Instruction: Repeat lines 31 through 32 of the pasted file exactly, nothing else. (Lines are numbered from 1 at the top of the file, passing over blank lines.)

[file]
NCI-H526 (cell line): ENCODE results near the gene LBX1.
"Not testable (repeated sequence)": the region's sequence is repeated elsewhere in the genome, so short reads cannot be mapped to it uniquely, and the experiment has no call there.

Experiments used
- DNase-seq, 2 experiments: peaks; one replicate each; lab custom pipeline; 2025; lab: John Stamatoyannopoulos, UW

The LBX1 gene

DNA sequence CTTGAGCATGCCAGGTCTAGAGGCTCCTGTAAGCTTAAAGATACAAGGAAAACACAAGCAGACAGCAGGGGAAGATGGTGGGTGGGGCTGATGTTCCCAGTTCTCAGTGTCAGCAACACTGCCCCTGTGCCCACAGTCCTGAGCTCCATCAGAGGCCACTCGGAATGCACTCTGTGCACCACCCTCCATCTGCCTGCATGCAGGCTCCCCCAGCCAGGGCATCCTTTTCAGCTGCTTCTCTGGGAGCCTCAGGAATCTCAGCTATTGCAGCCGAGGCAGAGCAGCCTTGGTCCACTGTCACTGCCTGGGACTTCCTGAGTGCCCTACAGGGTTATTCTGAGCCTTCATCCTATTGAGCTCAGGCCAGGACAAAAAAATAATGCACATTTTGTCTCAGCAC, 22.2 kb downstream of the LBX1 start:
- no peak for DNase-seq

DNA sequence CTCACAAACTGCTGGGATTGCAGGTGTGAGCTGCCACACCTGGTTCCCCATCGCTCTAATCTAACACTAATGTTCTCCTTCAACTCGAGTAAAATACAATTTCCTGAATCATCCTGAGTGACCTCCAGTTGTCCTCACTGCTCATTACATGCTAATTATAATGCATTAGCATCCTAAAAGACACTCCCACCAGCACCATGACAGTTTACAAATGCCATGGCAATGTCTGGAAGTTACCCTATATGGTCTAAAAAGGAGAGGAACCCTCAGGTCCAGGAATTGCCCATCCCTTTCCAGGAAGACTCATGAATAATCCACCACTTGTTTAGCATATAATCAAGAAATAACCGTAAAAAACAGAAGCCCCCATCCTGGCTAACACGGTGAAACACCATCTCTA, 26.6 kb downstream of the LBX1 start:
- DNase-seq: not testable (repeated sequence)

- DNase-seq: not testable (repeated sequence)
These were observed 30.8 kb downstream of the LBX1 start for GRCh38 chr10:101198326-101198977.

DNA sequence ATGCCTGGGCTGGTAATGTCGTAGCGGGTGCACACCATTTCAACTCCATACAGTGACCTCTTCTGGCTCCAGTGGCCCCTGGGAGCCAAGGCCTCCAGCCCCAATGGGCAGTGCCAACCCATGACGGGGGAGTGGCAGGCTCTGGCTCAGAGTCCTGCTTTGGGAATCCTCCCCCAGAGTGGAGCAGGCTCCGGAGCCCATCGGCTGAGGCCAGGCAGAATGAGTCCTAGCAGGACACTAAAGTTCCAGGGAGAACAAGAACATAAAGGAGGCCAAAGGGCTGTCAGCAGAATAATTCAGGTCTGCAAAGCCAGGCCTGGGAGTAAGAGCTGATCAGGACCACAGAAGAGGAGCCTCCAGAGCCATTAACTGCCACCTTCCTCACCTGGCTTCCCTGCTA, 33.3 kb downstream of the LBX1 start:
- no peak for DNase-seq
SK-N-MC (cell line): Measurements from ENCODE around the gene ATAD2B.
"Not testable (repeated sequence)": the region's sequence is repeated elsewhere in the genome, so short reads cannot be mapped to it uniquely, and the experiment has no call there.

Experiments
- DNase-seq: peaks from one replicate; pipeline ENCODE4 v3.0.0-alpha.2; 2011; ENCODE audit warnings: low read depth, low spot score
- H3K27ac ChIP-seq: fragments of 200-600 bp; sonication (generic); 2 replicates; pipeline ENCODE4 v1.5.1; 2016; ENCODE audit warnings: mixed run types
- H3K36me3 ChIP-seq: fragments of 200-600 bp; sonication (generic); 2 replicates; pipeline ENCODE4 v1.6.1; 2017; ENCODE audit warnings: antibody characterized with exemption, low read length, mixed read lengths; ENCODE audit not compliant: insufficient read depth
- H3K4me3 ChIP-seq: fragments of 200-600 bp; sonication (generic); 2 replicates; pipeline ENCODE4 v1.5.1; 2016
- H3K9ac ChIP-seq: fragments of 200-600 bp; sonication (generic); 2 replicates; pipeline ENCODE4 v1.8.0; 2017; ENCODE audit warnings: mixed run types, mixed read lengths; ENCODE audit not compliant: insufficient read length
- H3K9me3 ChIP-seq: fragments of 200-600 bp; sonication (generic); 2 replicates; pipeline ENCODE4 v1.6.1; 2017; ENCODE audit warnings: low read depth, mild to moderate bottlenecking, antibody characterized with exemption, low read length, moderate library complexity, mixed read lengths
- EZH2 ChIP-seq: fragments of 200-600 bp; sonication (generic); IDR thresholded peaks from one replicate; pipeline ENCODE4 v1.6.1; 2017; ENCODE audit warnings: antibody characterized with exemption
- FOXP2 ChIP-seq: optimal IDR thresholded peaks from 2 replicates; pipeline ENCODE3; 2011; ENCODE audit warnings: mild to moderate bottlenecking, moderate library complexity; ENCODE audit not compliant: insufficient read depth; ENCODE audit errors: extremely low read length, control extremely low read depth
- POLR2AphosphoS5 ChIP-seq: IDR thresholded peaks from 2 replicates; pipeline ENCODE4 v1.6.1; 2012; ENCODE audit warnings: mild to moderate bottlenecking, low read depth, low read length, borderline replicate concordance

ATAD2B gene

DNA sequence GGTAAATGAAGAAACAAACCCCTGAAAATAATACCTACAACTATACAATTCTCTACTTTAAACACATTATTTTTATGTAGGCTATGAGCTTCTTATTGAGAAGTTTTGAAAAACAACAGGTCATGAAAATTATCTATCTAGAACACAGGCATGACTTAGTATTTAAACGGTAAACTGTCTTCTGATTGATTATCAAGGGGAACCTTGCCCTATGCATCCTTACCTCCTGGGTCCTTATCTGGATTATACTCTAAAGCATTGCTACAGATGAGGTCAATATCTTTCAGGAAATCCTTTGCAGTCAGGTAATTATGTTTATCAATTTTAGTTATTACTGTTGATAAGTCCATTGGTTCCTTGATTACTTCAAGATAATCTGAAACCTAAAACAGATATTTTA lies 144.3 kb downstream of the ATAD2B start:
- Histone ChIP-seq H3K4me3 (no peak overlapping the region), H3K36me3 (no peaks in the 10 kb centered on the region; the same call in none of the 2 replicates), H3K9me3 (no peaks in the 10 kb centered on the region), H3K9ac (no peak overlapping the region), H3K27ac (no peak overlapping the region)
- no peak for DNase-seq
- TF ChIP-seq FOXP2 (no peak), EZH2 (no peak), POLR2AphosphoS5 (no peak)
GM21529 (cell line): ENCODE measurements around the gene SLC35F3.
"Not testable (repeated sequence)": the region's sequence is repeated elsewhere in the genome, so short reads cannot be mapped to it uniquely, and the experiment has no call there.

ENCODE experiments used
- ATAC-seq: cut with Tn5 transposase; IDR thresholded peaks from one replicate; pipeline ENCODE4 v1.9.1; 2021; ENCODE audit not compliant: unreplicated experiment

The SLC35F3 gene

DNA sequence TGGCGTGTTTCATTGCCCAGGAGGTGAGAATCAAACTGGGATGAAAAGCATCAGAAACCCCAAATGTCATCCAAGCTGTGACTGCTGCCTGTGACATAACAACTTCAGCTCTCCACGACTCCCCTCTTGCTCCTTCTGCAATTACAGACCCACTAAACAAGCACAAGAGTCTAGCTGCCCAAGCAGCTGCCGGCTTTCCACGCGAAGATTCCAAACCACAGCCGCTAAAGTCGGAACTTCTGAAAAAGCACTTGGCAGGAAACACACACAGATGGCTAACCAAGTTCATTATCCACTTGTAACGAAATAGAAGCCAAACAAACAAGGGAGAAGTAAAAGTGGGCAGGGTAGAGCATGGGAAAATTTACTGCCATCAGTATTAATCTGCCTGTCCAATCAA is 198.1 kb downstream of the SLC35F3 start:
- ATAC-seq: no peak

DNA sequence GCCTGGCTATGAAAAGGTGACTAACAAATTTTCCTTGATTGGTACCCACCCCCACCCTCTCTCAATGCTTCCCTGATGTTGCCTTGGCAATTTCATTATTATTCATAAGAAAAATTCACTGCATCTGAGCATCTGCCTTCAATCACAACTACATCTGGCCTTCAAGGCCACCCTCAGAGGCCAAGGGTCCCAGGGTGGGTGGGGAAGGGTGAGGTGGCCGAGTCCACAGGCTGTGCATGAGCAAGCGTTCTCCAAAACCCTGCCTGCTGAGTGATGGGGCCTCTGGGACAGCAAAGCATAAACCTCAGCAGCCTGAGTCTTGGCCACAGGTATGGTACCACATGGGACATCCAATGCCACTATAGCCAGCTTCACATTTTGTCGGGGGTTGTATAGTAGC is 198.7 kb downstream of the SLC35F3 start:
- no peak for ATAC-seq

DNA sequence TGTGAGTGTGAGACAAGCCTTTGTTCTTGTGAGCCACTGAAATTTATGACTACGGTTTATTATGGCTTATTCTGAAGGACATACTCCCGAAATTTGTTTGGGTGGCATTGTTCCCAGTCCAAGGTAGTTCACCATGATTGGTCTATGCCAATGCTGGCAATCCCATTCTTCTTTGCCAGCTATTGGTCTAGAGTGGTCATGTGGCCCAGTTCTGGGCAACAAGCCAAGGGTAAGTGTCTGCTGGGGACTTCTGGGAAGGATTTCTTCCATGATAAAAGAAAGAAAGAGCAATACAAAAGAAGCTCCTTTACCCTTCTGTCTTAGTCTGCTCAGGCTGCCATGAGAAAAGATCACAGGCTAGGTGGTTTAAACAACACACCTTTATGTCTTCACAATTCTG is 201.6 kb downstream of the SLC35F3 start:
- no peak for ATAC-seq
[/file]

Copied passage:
GM21529 (cell line): ENCODE measurements around the gene SLC35F3.
"Not testable (repeated sequence)": the region's sequence is repeated elsewhere in the genome, so short reads cannot be mapped to it uniquely, and the experiment has no call there.